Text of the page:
While naturally occurring, mold can become a serious problem within a home. Mold spores float through the air and embed themselves in organic material in a damp, oxygen-rich environment. It will then spread quickly and cause health concerns like respiratory issues, allergic reactions, and many more serious conditions.

Building material manufacturers now produce mold-resistant drywall to combat this dangerous but all-too-common substance. The material prevents mold from attaching to its surface, effectively keeping mold at bay—even in moisture-rich environments. 

What is mold-resistant drywall?

Mold-resistant drywall is a building material composed of a gypsum core and a non-organic facing material. This material prevents mold spores from attaching and embedding themselves in the wallboard, and doesn’t provide the organic material mold requires to spread. This differs from standard drywall which has a paper face—just the sort of organic material mold thrives on. 

In general, mold-resistant drywall costs roughly 30 to 50 percent more than a sheet of standard drywall. While this is an added expense, it’s only necessary to install mold-resistant drywall in certain areas and rooms within the home, such as bathrooms and laundry rooms—areas with the potential for a lot of humidity. Should a leak or high humidity condition occur in those areas, the added cost may be worth it. 

How does mold-resistant drywall work?

Mold-resistant drywall works by creating an inhospitable environment for mold. Even if the surface of the drywall becomes damp due to moisture or humidity within the room, mold can’t embed or feed on this type of drywall. 

Mold-resistant drywall contains the same core as standard drywall, made from non-organic, non-combustible gypsum. Gypsum is a mix of calcium sulfate dihydrate and water, and these materials are pressed into long, rigid sheets before being covered with paper facing, fiberglass mesh, or wax-embedded paper. 

It’s the facing material that makes the difference. There are two materials used for this purpose: fiberglass and a wax coating over a slightly thicker paper face. The fiberglass is entirely non-organic, while the wax aims to prevent moisture and mold spores from penetrating the face of the drywall and growing on the paper. The wax is actually moisture-resistant, not mold-resistant, and it’s commonly known as “green board.”

What’s the difference between mold-resistant drywall and green board?

Mold-resistant drywall and green board—a water-resistant type of drywall—are not the same. The fiberglass facing on mold-resistant drywall is much more effective at preventing mold growth due to the lack of any organic materials. Conversely, green board’s moisture resistance comes from its paper facing’s high wax content, but it still contains organic materials in the way of paper on the front and back of the sheet. 

In the event of a flood, mold-resistant drywall should fair well. However, green board, which is actually just moisture-resistant on its front (there isn’t any wax behind), will not prevent moisture from penetrating the back of the sheet and creating the ideal conditions for mold. If true mold resistance is the goal, green board is not the answer.

To solve this dilemma, most drywall manufacturers now produce mold- and moisture-resistant drywall in one product. However, no manufacturer makes waterproof or mold-proof drywall—it just doesn’t exist.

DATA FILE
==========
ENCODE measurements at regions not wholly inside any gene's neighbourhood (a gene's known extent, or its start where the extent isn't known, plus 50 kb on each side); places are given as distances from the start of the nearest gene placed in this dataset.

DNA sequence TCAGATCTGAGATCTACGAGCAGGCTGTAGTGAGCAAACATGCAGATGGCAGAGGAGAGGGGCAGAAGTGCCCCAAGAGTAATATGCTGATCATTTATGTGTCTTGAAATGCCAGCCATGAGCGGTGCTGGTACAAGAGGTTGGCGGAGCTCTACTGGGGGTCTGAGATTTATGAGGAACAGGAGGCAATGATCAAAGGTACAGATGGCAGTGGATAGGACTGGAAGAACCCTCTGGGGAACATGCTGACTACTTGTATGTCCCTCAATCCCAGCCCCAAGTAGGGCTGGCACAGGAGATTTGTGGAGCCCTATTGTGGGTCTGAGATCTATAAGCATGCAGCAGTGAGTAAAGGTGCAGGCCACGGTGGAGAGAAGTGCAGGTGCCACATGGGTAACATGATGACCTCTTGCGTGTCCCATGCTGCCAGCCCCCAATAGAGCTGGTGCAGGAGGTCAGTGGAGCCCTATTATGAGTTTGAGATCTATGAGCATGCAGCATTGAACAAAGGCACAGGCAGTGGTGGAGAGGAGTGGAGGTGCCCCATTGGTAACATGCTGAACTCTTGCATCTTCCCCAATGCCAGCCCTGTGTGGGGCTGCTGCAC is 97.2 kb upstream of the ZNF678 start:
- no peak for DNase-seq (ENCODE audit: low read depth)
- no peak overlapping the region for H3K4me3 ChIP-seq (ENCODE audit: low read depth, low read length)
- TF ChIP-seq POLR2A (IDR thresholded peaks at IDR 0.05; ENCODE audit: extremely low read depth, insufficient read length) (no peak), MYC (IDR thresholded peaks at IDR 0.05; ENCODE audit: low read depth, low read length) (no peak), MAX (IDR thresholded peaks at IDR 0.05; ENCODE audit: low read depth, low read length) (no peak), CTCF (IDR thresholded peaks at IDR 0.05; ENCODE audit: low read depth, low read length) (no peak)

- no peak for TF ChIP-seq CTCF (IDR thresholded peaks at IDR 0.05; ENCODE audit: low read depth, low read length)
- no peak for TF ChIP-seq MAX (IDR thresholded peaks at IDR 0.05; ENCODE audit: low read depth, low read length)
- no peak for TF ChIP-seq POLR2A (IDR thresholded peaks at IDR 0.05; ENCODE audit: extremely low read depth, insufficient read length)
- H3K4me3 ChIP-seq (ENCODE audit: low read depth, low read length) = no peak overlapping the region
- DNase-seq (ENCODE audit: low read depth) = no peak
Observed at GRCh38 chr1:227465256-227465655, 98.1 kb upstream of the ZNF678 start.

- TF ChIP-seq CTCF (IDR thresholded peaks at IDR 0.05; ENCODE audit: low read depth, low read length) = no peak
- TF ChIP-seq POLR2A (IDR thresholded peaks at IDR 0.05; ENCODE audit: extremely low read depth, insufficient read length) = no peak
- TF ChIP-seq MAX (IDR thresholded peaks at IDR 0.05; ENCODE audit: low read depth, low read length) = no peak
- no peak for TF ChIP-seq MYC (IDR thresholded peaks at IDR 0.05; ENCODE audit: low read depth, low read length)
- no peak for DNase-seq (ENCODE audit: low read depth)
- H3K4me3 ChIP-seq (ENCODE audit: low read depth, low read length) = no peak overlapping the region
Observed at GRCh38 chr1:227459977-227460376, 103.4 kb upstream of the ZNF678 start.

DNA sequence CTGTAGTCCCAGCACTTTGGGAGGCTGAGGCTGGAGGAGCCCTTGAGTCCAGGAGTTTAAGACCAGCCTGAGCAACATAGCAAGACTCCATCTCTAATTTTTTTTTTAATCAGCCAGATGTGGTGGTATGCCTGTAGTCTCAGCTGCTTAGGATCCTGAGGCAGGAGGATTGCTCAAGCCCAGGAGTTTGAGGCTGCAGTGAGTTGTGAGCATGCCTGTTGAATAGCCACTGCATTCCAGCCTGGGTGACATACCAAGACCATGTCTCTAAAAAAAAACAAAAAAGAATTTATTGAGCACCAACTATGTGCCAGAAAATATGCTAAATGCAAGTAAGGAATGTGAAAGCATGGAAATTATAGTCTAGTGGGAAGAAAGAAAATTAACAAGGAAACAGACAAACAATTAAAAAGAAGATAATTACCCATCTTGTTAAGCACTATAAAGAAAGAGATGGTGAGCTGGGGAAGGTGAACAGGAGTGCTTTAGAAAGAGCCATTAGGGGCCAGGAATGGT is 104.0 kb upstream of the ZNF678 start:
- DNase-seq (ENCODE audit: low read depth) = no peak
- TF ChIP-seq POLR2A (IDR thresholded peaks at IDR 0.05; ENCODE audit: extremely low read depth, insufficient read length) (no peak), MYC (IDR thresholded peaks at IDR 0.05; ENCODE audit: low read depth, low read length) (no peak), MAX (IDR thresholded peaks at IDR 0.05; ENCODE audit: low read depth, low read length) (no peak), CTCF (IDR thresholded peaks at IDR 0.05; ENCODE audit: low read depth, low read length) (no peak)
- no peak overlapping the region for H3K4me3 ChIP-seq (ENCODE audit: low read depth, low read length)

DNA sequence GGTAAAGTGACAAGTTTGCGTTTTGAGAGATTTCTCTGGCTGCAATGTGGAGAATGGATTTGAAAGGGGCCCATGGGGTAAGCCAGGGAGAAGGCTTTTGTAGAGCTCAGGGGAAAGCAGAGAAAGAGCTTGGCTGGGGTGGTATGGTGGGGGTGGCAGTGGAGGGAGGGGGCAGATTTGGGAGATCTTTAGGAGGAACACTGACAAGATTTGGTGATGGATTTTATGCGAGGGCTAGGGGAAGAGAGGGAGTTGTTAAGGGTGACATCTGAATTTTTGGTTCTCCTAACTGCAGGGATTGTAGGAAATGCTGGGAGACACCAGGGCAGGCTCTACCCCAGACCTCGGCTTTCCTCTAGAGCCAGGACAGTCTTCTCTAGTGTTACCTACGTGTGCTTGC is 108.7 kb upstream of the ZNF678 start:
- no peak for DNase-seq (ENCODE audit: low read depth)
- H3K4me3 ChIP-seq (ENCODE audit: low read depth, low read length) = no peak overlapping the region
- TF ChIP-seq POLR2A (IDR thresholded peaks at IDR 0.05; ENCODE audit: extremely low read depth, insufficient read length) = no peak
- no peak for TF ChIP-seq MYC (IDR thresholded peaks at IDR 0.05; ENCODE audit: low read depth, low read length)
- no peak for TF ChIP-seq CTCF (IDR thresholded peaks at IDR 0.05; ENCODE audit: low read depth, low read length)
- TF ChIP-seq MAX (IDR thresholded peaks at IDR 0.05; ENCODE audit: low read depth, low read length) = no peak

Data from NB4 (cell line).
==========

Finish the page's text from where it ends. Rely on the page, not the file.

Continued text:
How to install mold-resistant drywall

Installing mold-resistant drywall involves almost the same process as standard drywall . Sheets of drywall are measured, scored, snapped, and cut to fit the wall. The installer then screws or nails through the face of the drywall and into the bare studs behind. Once all sheets are hanging on the framing, the joints need taping and the fastener holes need mud.

But, there’s one important point to consider when taping mold-resistant drywall: Use fiberglass mesh tape for the joints whenever possible. Using paper tape provides the organic material that mold can attach to. However, it may be necessary for the corners and joints between walls and ceilings. 

Where to use mold-resistant drywall

It’s not necessary to cover an entire home’s interior with mold-resistant drywall, but there are some areas where it’s worth considering. Areas that experience high moisture levels or excessive humidity due to appliances, fixtures, or environmental conditions can benefit from mold-resistant drywall.

Consider using mold-resistant drywall in kitchens, bathrooms, laundry rooms, mudrooms, and similar spaces where moisture is constantly present. Spaces around any appliance or fixture that uses water or creates water through condensation (like an air conditioner or refrigerator) might be worth using mold-resistant drywall when practical. 

It’s also worth considering using mold-resistant drywall in basements or crawl spaces where mold is likely to grow. These spaces are often warm, dark, and moist, making them the prime environment for mold and mildew growth. 

Final thoughts

Areas and rooms prone to high levels of humidity and moisture can benefit from mold-resistant drywall. While this material is more expensive than standard drywall, its resistance to mold means it can help prevent unhealthy conditions from developing in a home. That protection alone can make investing in this building material well worth the price. 

MT Copeland offers video-based online classes that give you a foundation in construction fundamentals with real-world applications, like drywall finishing . Classes include professionally produced videos taught by practicing craftspeople, and supplementary downloads like quizzes, blueprints, and other materials to help you master the skills.

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